A curious youth asked a seemingly simple question- is ‘tolerance’ a positive word or a negative one. Apparently we would agree that tolerance is a positive word for we often hear that we must increase our tolerance for others in terms of religious differences, caste and class differences and such other categories. In a nation where the range of diversity is very vast in each sense of the word, whether it is language, life-styles, cultural rituals or habits, ‘tolerance’ of diversity is a key word with ethical underpinnings. In the corporate world too ‘diversity’ is a buzzword which encourages tolerance for different races, ethnicity and gender. Psychologically we realise that too much tolerance may lead to a fault too. It leads to submissiveness and depression. But that makes a separate discussion. When we look at life around us, we are amazed and pained at the levels of intolerance that people display towards each other and behave irrationally as if it was a question of heaven and hell. We see people indulging in intolerant behaviour on minor and often insignificant differences.
Let’s take a commonplace illustration of a new marriage. A new bride says ‘in the home of her in-laws small issues matter a lot whereas her maternal side is modern where such issues are ignored’. These small issues are ‘blown out of proportion for no reason. Why cannot her in-laws tolerate small differences in her behaviour or her thought process or her life style? What is so earth shattering about it and why do they want you to conform to their standards at all times’. She adds that she has ‘enough capacity to tolerate the nonsense but it has caused tremendous stress’. This means many people with less capacity for tolerance would succumb to stress and fall sick either mentally or physically. If you tolerate beyond your threshold of tolerance you pay a heavy price to keep your sanity intact. The question is why should people want to enforce their own viewpoints on others and think that they are right and others are wrong? Why can’t differences be respected and accepted as they are and be celebrated instead? It is a self centred and narrow ego that believes in self righteousness and denigrates the other- a deadly state of mind.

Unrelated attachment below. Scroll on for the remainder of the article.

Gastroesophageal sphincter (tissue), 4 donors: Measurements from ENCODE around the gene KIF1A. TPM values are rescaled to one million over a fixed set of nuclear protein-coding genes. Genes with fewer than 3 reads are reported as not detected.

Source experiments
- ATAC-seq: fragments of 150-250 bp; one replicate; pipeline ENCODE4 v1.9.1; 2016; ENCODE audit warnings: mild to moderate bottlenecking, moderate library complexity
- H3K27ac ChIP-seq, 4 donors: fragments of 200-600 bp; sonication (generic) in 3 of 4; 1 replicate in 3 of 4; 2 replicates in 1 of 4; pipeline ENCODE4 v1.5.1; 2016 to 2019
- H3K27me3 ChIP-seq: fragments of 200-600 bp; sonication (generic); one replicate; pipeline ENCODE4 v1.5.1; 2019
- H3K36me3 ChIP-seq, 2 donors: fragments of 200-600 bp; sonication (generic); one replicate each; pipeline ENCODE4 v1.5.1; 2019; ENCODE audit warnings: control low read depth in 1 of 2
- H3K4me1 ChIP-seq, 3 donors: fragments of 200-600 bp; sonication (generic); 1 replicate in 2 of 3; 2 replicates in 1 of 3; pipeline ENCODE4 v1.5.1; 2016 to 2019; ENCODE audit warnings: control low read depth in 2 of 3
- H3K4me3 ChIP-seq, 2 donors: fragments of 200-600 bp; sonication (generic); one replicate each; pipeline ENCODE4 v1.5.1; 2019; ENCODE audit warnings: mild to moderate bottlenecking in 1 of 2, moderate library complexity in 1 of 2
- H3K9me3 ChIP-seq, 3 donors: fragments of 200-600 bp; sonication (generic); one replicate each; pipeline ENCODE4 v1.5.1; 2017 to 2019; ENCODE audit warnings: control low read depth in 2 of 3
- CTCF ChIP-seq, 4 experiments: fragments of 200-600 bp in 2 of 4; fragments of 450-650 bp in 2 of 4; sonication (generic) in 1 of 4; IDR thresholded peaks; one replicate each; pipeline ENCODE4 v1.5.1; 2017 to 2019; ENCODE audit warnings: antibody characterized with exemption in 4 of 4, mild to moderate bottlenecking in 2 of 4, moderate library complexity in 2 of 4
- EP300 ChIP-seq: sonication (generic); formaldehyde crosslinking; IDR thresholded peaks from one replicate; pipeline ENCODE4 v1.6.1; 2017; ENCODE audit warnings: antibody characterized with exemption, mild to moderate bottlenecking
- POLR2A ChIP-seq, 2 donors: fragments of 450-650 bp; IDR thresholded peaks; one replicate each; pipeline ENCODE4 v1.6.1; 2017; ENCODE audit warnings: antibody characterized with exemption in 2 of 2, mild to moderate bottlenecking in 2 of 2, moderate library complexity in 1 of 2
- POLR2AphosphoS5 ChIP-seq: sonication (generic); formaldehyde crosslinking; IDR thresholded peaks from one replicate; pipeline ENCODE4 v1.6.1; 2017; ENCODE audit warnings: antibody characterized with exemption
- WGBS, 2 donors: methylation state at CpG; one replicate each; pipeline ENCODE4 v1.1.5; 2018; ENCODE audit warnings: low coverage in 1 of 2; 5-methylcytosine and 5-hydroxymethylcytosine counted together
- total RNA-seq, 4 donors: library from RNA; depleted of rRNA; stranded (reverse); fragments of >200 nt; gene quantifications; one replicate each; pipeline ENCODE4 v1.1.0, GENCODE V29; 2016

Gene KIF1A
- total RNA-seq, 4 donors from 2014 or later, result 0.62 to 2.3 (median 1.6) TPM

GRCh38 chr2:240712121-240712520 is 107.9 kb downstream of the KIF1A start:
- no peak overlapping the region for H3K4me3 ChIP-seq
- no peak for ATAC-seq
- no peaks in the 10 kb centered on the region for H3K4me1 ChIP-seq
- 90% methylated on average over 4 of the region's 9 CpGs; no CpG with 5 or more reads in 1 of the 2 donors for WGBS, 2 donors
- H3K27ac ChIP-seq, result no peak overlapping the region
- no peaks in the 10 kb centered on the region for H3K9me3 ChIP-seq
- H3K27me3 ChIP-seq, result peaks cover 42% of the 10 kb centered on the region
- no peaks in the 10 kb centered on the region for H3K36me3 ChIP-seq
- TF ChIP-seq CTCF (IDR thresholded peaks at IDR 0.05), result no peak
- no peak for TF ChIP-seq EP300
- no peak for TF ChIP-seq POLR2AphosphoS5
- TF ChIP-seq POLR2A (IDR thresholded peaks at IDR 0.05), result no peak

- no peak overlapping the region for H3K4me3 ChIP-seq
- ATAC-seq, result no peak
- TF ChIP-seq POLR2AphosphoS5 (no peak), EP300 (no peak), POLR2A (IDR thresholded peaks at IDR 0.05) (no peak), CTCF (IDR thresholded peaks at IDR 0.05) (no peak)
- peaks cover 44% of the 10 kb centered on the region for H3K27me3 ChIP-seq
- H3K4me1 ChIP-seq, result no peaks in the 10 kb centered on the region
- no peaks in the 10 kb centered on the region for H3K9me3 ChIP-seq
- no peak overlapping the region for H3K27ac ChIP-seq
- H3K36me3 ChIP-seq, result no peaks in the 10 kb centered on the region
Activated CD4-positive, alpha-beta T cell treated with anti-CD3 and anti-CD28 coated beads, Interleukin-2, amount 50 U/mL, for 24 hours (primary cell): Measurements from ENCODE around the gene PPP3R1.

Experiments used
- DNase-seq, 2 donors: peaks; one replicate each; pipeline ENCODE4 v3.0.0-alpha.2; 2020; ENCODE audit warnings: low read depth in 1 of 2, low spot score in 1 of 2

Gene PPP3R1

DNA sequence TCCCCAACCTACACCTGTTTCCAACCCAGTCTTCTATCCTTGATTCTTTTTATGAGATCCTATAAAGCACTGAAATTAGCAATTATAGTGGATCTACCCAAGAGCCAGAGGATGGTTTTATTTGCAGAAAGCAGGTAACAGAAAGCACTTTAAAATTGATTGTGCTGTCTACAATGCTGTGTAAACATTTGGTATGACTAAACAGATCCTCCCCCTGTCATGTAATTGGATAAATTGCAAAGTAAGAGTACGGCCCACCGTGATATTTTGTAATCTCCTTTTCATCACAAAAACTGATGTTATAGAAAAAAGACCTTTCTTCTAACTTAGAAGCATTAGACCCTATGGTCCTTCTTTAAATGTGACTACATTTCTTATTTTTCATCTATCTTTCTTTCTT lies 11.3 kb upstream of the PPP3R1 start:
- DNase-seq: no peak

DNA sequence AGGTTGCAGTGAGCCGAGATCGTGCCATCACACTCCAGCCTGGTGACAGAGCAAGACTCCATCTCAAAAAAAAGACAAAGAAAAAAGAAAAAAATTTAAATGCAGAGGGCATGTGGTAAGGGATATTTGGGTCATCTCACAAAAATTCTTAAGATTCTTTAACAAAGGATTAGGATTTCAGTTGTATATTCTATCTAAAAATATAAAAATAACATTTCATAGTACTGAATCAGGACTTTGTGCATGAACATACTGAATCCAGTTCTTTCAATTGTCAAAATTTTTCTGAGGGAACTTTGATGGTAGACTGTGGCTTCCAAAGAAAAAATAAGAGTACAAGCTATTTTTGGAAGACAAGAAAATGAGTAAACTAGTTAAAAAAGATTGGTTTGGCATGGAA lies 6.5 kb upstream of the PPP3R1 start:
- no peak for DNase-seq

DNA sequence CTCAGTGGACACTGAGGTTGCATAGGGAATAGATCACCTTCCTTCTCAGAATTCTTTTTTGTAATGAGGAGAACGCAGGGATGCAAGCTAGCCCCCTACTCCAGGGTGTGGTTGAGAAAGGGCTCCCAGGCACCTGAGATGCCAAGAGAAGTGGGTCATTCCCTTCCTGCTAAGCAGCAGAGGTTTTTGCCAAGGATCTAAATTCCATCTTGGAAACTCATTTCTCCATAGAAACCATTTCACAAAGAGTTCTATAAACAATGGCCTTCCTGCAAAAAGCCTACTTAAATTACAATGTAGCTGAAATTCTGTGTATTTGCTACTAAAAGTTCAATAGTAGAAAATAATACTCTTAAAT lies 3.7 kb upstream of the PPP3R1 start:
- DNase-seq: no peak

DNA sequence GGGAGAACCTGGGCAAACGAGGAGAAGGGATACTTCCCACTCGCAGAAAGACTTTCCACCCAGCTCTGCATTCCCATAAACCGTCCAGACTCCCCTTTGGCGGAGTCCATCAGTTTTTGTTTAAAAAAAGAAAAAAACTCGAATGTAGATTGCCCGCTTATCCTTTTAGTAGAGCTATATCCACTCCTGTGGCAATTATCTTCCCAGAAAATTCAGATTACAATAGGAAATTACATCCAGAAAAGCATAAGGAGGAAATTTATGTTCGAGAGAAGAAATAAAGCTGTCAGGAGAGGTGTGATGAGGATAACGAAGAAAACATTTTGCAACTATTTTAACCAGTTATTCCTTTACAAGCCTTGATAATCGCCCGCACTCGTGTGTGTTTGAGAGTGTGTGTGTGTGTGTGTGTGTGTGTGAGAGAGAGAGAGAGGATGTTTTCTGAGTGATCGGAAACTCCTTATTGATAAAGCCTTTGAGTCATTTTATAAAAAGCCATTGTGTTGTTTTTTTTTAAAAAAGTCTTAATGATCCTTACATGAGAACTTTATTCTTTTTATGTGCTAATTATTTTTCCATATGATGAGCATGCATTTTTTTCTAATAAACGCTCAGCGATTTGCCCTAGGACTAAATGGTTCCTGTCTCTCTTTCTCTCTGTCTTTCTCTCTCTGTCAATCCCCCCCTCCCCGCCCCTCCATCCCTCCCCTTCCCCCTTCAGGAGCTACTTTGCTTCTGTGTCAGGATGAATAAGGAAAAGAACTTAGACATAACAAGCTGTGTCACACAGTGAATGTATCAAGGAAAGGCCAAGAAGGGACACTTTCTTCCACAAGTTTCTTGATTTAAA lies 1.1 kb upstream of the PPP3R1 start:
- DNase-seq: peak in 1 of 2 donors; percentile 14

This is also how many groups operate with their peculiarities of group behaviour. Groups can victimise people who are different and dare to be so. The situation could belong to any sector such as a home, an office, an industry, a shop or a social group. People like to operate in groups for it gives them a sense of cohesiveness, a sense of security, a sense of belonging and empowerment. Surprisingly this sense of cohesiveness is always partial and never total or complete because the undercurrents of differences are always there but yet there is something that glues them together. Most times groups experience a ‘shared perception’ of things or values or traditions and feel cosy about that. The problem begins when a person who does not seem to ‘belong’ to the specific group begins to assert his expressions. At such situations high levels of intolerance is shown by others to shout it down with an aim to enforce submission and conformity.
At the work force dominant groups can victimise and harass the other small groups, such as, men can dominate women employees, upper castes can harass the lower castes, the rich can suppress the lesser rich and so on and so forth. We create stress and sickness for an otherwise healthy population by our intolerant attitudes and behaviour. Empathy and regard for others would make us sensitive to differing viewpoints and increase tolerance.
We have a catchy slogan ‘unity in diversity’ but it remains at the surface level and is of cosmetic value only. We talk of diversity but do not know what it means and hence fail to agree to disagree. We look for uniformity and similarity in others and feel comfortable in those circles. Diversity is a much touted word today in politics and in the corporate world too. Operationally it means that we should respect the differences that people stand for which comes from their socio-cultural background, from their religions and from the basic differences between the sexes of being a man or a woman. In politics we have been blowing the trumpet of the women’s reservation Bill for 26 years and have not yet had the guts to pass it in Parliament. Why? Representation of diversity is encouraged in the corporate sector too but we know the proverbial glass ceilings that stops the process of women’s progress at all levels of management either at the entry level or at the higher levels. Diversity only remains at a level of tokenism where we need to display our sense of fairness and justice but it does not get translated into behaviour easily.
Tolerance of diversity requires two fundamental things- one is a deep rooted acceptance of differences of people at all spheres of life and second is respect for the differences and not contempt and disgust for others which springs from a sense of superiority. The day we start looking at all human beings as equal, unique, different and yet lovable we would become a tolerant race. What we need is not acceptance of diversity but celebration of diversity in the true sense.